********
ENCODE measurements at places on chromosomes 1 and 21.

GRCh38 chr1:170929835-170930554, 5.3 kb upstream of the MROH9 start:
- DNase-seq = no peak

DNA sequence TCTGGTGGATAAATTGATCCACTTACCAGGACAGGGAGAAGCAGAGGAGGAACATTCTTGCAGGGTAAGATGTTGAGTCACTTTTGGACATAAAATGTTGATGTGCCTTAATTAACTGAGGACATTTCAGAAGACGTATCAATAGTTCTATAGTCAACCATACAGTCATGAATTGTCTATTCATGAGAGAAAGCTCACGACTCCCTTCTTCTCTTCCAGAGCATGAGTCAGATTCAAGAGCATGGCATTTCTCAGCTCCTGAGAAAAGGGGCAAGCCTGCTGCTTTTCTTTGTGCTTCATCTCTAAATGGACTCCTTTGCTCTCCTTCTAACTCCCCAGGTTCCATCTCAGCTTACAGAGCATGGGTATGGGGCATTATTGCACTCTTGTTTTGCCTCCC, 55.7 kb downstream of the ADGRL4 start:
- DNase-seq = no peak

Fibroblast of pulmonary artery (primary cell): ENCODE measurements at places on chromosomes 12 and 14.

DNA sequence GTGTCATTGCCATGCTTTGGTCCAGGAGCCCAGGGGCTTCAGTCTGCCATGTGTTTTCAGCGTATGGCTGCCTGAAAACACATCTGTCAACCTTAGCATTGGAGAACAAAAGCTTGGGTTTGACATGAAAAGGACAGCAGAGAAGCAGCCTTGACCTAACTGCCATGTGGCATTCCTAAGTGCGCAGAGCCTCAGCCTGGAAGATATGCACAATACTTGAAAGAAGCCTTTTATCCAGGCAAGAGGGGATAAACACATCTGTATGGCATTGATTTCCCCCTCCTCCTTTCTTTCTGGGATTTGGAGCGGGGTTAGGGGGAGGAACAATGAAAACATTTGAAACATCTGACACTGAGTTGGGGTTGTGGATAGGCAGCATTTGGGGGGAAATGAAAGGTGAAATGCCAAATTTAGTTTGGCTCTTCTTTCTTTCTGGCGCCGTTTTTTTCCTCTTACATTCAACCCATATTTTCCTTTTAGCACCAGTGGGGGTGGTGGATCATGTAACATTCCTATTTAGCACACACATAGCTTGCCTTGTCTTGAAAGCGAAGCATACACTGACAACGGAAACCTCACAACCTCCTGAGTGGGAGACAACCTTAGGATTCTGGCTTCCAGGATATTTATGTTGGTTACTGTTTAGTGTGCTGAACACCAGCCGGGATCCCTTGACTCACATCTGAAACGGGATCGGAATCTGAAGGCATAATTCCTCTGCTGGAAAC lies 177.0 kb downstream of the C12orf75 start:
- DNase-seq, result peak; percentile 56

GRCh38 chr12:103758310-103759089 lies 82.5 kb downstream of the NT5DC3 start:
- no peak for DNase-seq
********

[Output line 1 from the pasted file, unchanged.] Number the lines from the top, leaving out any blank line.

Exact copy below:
ENCODE measurements at places on chromosomes 1 and 21.